100 Voices Leading for Change


Charlie Coffey/Iowa State Daily

Onalie Ariyabandhu speaks to students in the Sun Room on Sept. 28. Ariyabandhu is an ISU alumni and leads a United Nations initiative against gender-based violence in Sri Lanka.

Carolina Colon

If you have 100 Facebook friends, you can initiate social change for the better.

That’s what Onalie Ariyabandhu, ISU alumna and social change entrepreneuer, told ISU students at her lecture Monday night at Memorial Union Sun Room. Her lecture, “100 voices leading for change,” discussed United Nations Population Fund’s initiative to combat gender-based violence in Sri Lanka by helping youth advocates empower 100 of his or her peers to initiate change.

She asked the audience to raise their hands if they had Facebook, and then to keep them raised if they have more than 100 friends. Nearly everybody’s hands stayed up.

Essentially, she said students can use social media to talk about issues and be an advocate for issues they’re passionate about. 

Ariyabandhu, who is now a social change entrepreneur of the United Nations Population Fund in her home country of Sri Lanka, graduated from Iowa State in 2014 with a triple major in economics, international studies and environmental studies. As an international student from a country that didn’t provide access to multiple platforms, she said she especially noticed how students didn’t use social media for conversation. 

Ariyabandhu said her passion for social change started at the classroom level. 

“I would take 18 to 20 credits a semester, in every class I wanted to learn beyond what the lecturer said, beyond the textbook pages,” Ariyabandhu, who also served as president of the International Student Council and an LAS ambassador, said. “This started my personal definition of social change.”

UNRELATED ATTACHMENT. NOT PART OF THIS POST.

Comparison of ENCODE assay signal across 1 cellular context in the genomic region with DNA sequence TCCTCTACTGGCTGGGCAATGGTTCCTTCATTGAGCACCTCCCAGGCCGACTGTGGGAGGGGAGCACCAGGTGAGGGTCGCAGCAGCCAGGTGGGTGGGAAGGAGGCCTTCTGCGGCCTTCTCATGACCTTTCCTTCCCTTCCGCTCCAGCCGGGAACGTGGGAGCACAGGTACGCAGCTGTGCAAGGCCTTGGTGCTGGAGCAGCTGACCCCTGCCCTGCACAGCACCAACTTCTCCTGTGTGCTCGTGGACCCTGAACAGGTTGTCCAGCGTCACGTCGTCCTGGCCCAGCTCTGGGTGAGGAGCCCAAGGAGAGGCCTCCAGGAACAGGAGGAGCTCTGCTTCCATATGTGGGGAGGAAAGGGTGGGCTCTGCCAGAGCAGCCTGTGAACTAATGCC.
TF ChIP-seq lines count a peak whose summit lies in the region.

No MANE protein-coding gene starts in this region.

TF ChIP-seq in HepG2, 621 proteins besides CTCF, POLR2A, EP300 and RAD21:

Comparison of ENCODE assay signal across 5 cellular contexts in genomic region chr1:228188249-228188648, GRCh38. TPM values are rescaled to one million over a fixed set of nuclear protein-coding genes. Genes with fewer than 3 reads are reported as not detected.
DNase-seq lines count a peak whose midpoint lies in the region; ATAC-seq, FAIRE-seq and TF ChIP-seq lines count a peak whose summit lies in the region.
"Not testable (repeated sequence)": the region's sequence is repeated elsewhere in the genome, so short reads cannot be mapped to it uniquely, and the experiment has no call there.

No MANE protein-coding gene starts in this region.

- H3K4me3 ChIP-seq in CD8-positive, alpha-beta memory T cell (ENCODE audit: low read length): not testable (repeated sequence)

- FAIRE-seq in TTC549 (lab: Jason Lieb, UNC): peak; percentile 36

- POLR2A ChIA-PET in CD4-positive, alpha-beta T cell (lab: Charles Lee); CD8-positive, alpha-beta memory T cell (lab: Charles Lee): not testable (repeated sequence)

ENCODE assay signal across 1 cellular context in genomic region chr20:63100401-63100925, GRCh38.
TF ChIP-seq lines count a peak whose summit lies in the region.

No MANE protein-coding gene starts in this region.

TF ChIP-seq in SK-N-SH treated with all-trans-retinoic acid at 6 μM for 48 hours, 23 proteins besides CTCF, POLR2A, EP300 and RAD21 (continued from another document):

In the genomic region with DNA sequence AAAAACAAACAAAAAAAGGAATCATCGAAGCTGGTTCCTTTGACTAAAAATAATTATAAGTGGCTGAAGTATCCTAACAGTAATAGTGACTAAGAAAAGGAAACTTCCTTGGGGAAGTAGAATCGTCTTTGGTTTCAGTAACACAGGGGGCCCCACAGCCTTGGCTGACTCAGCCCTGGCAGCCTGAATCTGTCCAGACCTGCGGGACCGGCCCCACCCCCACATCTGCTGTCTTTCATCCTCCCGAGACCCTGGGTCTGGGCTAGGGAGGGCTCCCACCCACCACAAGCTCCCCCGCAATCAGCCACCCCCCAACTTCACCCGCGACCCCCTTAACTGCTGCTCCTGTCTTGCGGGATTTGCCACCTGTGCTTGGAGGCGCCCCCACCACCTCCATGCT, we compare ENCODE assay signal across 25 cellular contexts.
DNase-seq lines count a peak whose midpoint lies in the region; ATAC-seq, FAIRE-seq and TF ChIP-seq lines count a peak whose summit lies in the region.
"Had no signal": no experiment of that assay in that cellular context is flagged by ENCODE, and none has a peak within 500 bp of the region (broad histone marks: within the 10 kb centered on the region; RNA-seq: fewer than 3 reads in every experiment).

Then, when Ariyabandhu went back to her home country after graduating, she felt confident in her new skills and passion, and used what she learned in her job hunt. A quick glance at a newspaper featuring the United Nations Population Fund sparked her interest.

And since then, she has done work to help combat gender-based violence in Sri Lanka. 

Gender-based violence is not easily visible, she said. It can be any form of imbalance that reflects on gender, which raises other types of gender-race balances. Some types of gender-based imbalance are sexual abuse, emotional, cyber harassment and street harassment.

Ariyabandhu encouraged the audience to enact their own social change, even if they aren’t sure how they want to go about it. 

“You don’t need to know everything you want to do,” Ariyabandhu said. “It’s sometimes fine to be clueless but its not fine to be clueless and give up.”

And some in the audience took it to heart. 

“She is persistent,” said Jane Dusselier, professor of history. “She motivates students to find a job that connects with a passion with students.”

Ariyabandhu left with simple, yet helpful, advice. 

“Some lessons will never be taught. You just have to learn them by yourself,” Ariyabandhu said. “Passion, patience and persistence are the most important P’s in your life.”